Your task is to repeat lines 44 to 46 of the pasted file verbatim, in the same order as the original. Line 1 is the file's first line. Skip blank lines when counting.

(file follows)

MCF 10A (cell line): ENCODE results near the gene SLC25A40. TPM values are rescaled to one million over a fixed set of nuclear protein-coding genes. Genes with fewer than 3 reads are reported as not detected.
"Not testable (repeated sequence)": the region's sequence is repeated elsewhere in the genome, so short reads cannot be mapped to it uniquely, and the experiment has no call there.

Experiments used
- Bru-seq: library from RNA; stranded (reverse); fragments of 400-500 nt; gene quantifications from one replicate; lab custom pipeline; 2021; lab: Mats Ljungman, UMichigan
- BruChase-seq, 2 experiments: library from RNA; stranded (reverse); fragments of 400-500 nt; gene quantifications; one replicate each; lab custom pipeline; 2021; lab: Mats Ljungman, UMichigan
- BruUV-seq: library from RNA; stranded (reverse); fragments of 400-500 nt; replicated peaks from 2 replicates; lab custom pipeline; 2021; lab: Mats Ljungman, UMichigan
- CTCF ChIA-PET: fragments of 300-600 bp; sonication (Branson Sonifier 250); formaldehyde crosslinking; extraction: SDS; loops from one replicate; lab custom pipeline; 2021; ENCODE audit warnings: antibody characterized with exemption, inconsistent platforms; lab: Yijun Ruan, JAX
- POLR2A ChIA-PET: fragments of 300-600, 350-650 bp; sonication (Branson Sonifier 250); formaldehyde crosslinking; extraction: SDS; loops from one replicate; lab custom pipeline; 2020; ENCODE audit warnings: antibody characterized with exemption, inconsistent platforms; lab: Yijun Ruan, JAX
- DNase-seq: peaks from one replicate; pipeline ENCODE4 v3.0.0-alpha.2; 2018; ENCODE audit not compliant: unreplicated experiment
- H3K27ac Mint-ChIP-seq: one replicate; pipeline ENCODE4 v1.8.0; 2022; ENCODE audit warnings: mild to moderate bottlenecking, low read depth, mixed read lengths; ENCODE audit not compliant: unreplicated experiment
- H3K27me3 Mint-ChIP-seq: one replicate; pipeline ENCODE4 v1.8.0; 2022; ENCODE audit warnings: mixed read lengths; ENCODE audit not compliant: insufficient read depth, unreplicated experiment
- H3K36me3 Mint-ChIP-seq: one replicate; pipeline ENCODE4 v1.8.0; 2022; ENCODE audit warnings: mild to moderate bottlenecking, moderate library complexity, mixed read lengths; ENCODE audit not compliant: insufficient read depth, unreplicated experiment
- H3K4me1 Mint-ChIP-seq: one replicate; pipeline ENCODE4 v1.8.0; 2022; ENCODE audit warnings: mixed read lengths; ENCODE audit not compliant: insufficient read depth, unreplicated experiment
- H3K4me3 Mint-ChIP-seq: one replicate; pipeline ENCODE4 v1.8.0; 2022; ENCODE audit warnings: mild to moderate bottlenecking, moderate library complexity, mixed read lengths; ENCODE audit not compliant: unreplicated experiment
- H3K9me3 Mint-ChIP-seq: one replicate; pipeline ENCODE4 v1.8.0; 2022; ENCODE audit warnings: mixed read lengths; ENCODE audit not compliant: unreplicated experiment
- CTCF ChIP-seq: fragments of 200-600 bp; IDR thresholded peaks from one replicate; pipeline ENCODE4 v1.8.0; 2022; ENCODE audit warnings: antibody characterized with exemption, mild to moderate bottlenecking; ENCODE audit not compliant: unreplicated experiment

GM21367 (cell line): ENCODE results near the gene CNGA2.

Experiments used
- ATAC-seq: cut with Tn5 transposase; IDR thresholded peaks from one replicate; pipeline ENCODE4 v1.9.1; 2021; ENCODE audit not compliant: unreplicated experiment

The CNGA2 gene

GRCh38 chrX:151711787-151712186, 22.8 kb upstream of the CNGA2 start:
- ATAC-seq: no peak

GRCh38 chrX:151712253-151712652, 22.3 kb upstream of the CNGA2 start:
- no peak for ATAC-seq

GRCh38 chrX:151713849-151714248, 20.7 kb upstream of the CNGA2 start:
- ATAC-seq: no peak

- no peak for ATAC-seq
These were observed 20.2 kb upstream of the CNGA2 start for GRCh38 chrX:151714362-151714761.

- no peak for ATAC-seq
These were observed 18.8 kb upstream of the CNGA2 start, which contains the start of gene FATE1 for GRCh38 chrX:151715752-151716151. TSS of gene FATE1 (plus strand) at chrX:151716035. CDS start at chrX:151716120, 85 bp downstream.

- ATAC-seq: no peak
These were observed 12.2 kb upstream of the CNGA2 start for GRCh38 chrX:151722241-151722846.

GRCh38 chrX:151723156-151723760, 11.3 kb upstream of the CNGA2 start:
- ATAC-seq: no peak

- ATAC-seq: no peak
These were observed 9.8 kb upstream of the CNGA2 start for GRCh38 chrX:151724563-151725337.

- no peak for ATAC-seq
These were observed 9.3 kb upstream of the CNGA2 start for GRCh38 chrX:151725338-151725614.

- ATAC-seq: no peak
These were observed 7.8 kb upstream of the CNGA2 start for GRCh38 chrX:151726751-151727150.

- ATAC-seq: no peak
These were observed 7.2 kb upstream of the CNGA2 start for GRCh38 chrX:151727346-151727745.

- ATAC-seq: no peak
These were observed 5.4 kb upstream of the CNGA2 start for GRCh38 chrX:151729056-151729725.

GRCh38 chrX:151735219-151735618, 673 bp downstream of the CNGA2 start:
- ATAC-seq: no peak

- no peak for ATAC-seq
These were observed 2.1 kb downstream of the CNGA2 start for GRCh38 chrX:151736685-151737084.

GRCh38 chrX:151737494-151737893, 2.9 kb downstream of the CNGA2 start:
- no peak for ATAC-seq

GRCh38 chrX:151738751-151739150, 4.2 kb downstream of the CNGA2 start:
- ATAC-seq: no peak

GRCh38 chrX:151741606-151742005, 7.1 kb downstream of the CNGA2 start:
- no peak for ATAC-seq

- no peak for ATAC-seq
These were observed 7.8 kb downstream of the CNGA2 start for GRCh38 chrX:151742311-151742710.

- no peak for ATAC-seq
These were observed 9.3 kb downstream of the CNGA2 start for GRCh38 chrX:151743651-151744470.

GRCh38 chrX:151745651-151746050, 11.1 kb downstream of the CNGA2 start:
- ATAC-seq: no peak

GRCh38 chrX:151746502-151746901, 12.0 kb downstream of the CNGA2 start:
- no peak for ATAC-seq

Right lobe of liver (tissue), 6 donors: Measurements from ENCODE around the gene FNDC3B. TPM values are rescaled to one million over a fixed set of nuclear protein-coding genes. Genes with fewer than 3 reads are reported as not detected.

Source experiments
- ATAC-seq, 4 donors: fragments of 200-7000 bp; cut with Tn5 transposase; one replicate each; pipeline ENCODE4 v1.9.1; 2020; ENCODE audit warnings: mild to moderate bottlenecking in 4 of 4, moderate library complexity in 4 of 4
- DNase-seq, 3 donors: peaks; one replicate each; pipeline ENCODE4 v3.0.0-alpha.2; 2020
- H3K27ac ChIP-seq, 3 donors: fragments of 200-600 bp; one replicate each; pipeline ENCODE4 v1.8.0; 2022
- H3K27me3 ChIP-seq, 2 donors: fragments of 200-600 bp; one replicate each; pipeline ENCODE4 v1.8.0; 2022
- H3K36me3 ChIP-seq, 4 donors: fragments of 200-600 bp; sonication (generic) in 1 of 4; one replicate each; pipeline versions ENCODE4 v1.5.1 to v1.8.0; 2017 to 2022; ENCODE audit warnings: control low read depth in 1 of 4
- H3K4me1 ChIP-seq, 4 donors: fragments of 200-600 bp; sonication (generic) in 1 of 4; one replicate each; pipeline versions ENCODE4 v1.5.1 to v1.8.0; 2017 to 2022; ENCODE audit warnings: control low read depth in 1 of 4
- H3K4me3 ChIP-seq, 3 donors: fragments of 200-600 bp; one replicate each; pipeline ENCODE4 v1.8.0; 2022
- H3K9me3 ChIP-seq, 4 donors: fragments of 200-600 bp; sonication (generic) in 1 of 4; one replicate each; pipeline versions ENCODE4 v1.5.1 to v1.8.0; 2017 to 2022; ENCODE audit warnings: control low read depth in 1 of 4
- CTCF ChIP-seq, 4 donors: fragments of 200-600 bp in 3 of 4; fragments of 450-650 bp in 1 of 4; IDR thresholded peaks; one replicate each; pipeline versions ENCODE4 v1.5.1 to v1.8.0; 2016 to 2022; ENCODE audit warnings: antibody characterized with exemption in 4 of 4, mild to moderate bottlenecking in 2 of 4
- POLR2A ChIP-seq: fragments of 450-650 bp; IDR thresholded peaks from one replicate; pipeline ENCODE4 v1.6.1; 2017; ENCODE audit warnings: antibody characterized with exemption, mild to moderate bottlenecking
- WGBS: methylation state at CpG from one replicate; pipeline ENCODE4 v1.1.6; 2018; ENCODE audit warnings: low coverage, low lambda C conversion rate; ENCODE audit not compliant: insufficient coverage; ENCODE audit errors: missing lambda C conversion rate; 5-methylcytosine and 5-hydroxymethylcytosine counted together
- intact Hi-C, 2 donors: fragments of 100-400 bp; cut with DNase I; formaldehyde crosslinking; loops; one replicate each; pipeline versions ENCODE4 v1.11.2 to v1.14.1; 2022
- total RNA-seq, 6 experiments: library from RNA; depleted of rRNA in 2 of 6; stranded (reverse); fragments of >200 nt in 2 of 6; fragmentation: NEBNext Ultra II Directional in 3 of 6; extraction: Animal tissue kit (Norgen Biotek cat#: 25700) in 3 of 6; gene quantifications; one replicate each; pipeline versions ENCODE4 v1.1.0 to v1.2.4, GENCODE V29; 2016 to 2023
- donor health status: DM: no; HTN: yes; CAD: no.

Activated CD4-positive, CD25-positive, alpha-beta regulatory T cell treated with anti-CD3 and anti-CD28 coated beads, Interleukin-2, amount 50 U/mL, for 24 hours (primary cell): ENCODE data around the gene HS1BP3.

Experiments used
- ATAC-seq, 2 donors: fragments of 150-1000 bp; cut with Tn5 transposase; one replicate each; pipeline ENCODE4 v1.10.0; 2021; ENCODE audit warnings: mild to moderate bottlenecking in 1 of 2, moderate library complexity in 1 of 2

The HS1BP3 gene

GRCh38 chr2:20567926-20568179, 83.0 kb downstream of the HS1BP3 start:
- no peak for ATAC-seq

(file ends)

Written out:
These were observed 5.4 kb upstream of the CNGA2 start for GRCh38 chrX:151729056-151729725.

GRCh38 chrX:151735219-151735618, 673 bp downstream of the CNGA2 start:
- ATAC-seq: no peak